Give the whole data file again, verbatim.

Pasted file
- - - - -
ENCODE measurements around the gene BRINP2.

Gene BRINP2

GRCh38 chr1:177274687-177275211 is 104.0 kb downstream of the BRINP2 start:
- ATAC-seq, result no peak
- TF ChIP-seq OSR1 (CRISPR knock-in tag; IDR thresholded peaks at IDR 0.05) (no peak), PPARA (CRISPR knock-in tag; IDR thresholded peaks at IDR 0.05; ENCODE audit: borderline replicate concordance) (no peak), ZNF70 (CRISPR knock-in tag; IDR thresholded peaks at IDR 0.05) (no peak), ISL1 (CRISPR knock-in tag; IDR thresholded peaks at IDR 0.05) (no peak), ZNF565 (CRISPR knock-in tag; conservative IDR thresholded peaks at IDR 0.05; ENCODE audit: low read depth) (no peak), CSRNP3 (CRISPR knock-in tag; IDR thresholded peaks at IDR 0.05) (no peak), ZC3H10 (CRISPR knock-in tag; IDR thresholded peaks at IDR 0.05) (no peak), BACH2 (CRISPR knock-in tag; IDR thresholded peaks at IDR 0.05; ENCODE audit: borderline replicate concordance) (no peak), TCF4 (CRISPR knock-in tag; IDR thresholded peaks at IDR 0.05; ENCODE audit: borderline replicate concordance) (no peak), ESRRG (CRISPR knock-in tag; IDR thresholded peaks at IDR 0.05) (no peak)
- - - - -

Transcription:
ENCODE measurements around the gene BRINP2.

Gene BRINP2

GRCh38 chr1:177274687-177275211 is 104.0 kb downstream of the BRINP2 start:
- ATAC-seq, result no peak
- TF ChIP-seq OSR1 (CRISPR knock-in tag; IDR thresholded peaks at IDR 0.05) (no peak), PPARA (CRISPR knock-in tag; IDR thresholded peaks at IDR 0.05; ENCODE audit: borderline replicate concordance) (no peak), ZNF70 (CRISPR knock-in tag; IDR thresholded peaks at IDR 0.05) (no peak), ISL1 (CRISPR knock-in tag; IDR thresholded peaks at IDR 0.05) (no peak), ZNF565 (CRISPR knock-in tag; conservative IDR thresholded peaks at IDR 0.05; ENCODE audit: low read depth) (no peak), CSRNP3 (CRISPR knock-in tag; IDR thresholded peaks at IDR 0.05) (no peak), ZC3H10 (CRISPR knock-in tag; IDR thresholded peaks at IDR 0.05) (no peak), BACH2 (CRISPR knock-in tag; IDR thresholded peaks at IDR 0.05; ENCODE audit: borderline replicate concordance) (no peak), TCF4 (CRISPR knock-in tag; IDR thresholded peaks at IDR 0.05; ENCODE audit: borderline replicate concordance) (no peak), ESRRG (CRISPR knock-in tag; IDR thresholded peaks at IDR 0.05) (no peak)